Talking of Faith

1 Oct

TALKING OF FAITH

bishop photo: Fantasy Chess Bishop FCBishop.jpgJodish Pariah was at the end of his tether. Nothing was going right for him, and now the Bishop was calling.
He hated the Bishop – or the Great Critic on Legs, as he called him privately when nobody was around to hear what amounted to blasphemy.
There had been rumours about the Bishop, The Very Reverend Cedric Goldfish. His eminence had been reported to be In Doubt.
“I’m not at all sure that anything’s been proved,” he had said to a Sun reported, and being a Sun reporter that worthy journalist had elaborated the quote to “I just don’t believe a word of the claptrap”
And that potential disbeliever was due to call on Jodish at any moment.
“I can take one of several roads,” Pariah told himself. “I can clap his Eminence on the back and tell him I’ve been thinking along those lines for as long as I can remember and it’s only the parishioners that keep my shoulder to the grindstone and my sermons straight.”
He struggled with a weasel in his cardiovascular system. “But that wouldn’t do,” he muttered, shaking his head, “I’ve been taught all my life that the good book is, indeed, good, and I’ve mentally ignored the bits that are of dubious merit, like the verses advocating the beating of slaves and wives and the stoning of sons to death. I know bits and pieces of horrifically cruel advice are in there, but I look upon them as normal for the age in which they were composed. It was necessary to stone disobedient sons, once upon a time. And wives who failed to please their husbands were beaten quite severely back then, I believe. But times have changed and it’s no longer acceptable, so I ignore those bits.”
“Or I can suggest that His Eminence takes a break. A break would do him good. Why, I could quite fancy a break myself but my church is well nigh empty these days and the offertory plate almost always provides lean pickings. Not enough for a holiday, I fear. But the Bishop – he could take himself off to a tropical island where there are grass-skirted wenches ever-ready to suck him dry (metaphorically, of course) and barmen inventing ever more intoxicating cocktails… he could go there, all right. His stipend is probably enormous, and I’ve heard he’s got quite an interesting sideline in smuggled tobacco products. But me: I’m stuck here, and if were to take a break it would have to be no more than a weekend in a grotty caravan near the beach at Skeggy… not the sort of place his Eminence would think of going to and certainly nowhere near grass skirts.”
He looked up at the clock on the wall and almost wept. The Bishop would be here any moment and he was far from prepared for the visit. His old friend Gringol Barnacle had stayed over-night and there were things that needed clearing away. Gringol was a great companion, a good chap, but he couldn’t half bleed if you stabbed him, and he, Jodish, had been forced into stabbing him around midnight when the dratted man just wanted to talk and talk and talk. That would have been all right, but his conversation tended to run along a single one-way track, blaming the established church for the many restrictions he felt society placed on his numerous amorous relationships. So he had stabbed the man. It wasn’t the first time and it certainly wouldn’t be the last, but it did shut him up for a while whilst he bled.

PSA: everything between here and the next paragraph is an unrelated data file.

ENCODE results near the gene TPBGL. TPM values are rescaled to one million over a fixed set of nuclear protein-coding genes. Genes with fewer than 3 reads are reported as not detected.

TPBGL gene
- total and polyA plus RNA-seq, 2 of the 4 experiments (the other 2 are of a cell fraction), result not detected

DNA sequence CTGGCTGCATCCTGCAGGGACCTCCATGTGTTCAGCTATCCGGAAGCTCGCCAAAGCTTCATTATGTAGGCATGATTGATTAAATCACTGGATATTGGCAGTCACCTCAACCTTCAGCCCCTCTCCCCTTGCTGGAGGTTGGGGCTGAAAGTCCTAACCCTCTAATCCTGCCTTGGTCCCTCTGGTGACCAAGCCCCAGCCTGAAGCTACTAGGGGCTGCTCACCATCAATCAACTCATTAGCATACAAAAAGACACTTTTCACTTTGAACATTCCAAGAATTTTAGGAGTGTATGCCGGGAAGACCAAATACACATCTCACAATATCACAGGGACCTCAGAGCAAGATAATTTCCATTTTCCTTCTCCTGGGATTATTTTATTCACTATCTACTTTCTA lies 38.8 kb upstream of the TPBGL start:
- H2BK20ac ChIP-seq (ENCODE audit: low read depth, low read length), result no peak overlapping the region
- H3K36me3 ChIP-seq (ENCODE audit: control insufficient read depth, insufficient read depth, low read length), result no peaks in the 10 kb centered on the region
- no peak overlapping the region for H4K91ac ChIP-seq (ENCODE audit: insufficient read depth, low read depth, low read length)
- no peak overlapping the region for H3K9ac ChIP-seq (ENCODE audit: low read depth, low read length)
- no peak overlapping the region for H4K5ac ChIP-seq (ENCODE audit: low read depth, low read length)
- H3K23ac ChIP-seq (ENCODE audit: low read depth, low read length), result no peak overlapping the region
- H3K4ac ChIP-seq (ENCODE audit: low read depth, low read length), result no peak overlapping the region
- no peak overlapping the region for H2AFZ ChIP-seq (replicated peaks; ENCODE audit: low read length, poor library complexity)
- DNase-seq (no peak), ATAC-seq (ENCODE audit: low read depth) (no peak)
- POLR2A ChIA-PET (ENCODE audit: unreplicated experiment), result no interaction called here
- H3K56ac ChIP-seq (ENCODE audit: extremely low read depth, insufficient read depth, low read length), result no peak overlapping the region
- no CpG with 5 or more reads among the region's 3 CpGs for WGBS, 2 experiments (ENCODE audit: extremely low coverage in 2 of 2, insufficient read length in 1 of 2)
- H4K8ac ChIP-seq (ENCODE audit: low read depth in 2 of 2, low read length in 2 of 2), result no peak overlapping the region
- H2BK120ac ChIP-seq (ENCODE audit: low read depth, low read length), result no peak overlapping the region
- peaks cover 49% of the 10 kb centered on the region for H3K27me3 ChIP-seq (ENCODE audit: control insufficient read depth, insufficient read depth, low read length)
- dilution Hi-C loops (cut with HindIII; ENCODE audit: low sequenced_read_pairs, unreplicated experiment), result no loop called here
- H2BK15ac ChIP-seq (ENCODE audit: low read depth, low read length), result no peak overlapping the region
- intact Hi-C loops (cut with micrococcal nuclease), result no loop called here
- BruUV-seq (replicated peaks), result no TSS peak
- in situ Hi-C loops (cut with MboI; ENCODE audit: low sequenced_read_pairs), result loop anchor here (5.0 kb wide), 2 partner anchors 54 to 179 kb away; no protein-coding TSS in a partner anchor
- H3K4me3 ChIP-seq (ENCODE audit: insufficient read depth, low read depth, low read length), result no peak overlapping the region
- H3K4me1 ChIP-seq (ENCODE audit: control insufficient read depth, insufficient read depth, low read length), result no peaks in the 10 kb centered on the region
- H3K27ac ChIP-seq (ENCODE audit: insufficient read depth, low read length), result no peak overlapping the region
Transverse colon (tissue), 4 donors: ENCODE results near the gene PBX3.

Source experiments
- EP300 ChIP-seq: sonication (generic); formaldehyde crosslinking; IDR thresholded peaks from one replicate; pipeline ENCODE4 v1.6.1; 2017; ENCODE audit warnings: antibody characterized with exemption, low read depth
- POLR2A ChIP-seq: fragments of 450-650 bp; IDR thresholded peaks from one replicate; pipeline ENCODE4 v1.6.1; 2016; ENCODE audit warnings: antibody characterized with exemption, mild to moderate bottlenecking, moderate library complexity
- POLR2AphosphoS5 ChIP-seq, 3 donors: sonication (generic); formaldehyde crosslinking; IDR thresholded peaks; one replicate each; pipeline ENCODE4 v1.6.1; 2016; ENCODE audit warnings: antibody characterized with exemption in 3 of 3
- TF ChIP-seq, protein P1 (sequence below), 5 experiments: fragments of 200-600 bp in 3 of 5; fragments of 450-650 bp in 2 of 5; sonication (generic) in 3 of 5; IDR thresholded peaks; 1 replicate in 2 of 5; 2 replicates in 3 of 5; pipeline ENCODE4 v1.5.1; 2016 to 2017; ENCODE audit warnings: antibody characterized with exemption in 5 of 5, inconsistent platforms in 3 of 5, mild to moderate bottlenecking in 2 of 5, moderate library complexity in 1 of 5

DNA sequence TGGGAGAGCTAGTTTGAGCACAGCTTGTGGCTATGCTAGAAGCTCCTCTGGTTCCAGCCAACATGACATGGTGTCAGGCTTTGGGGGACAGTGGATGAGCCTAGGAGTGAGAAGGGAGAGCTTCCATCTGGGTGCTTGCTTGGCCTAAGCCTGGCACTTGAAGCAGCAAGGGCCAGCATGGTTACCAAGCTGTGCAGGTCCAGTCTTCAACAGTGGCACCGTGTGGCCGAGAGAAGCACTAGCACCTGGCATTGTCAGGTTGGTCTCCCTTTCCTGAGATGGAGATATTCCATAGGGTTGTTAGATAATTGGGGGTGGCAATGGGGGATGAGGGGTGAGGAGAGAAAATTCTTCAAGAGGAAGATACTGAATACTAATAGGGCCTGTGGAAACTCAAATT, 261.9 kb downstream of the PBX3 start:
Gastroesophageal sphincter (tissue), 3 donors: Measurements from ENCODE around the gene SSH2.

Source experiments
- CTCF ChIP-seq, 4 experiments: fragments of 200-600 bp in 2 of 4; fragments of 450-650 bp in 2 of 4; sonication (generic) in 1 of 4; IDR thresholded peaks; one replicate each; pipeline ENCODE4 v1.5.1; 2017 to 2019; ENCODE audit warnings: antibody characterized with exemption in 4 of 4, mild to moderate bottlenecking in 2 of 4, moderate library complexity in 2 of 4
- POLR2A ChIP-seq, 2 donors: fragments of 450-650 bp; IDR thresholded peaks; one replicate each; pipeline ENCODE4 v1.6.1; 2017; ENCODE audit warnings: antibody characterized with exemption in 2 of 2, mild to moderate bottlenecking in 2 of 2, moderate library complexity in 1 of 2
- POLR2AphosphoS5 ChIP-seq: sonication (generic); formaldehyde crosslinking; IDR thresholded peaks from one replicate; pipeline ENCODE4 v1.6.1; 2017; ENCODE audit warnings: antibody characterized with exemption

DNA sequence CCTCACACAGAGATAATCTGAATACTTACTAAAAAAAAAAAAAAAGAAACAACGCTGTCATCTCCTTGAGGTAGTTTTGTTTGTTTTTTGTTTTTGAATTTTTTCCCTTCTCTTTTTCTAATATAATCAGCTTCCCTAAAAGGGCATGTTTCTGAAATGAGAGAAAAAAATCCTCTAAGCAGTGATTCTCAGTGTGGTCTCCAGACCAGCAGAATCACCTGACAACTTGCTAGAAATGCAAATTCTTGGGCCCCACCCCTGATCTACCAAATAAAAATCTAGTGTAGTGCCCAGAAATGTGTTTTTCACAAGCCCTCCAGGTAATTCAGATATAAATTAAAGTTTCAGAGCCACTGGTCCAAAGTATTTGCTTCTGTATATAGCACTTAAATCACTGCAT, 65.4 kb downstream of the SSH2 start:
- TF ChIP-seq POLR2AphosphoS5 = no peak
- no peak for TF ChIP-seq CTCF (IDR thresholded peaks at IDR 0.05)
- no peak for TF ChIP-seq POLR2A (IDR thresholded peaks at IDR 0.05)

There was a chiming from the doorbell, and he groaned.
This would be the Bishop, all doubts and tears and frustration.
He opened the door.
The first thing he saw was the mitre. It was one mighty great headpiece and for a moment Jodish fancied he saw, in the colourful get-up, the shadow of long ago and far away, of witch-doctory and sorcery and all manner of magical things.
“I fancy a cup of Earl Grey boomed the Bishop, forcing his way through the door, pushing Jodish to one side.
“Your Highness,” burbled the Reverend Jodish Pariah, “do come in, I’ll have the kettle on in a trice.”
The Bishop settled in the best chair in the front room, the only one without annoying springs almost poking through thinning fabric. Jodish made him a cup of tea and as he had no Earl Grey he sprinkled a few herbs in the tea-pot hoping the Bishop wouldn’t notice.
“Is there a great something in the air, your Eminence?” he asked, meaninglessly.
The Bishop grinned at him. He had a gold-toothed grin, one that in many another man would have looked lascivious.
“I want you to be the first to know,” he boomed, “that I’m off to a south-seas island where native girls dance their lives away and alcohol bubbles in every stream! And I’m not coming back! I need to spend the remainder of my days teaching the natives all about our Lord and all that nonsense! The native girls, of course. The native lads are too busy creating fascinating new cocktails, I’m afraid.”
Jodish looked at him, eyes open wide, unable to think of anything to say.
A drop of crimson blood dripped through the light fitting in the middle of the room, and landed on his thinning carpet.
© Peter Rogerson 01.10.14

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4 Responses to “Talking of Faith”

  1. pambrittain October 3, 2014 at 6:01 pm #

    Good grief, Peter. This is really good and quite visual.

    • Peter Rogerson October 4, 2014 at 8:06 am #

      As ever, Pam, you are too kind… but thanks anyway.

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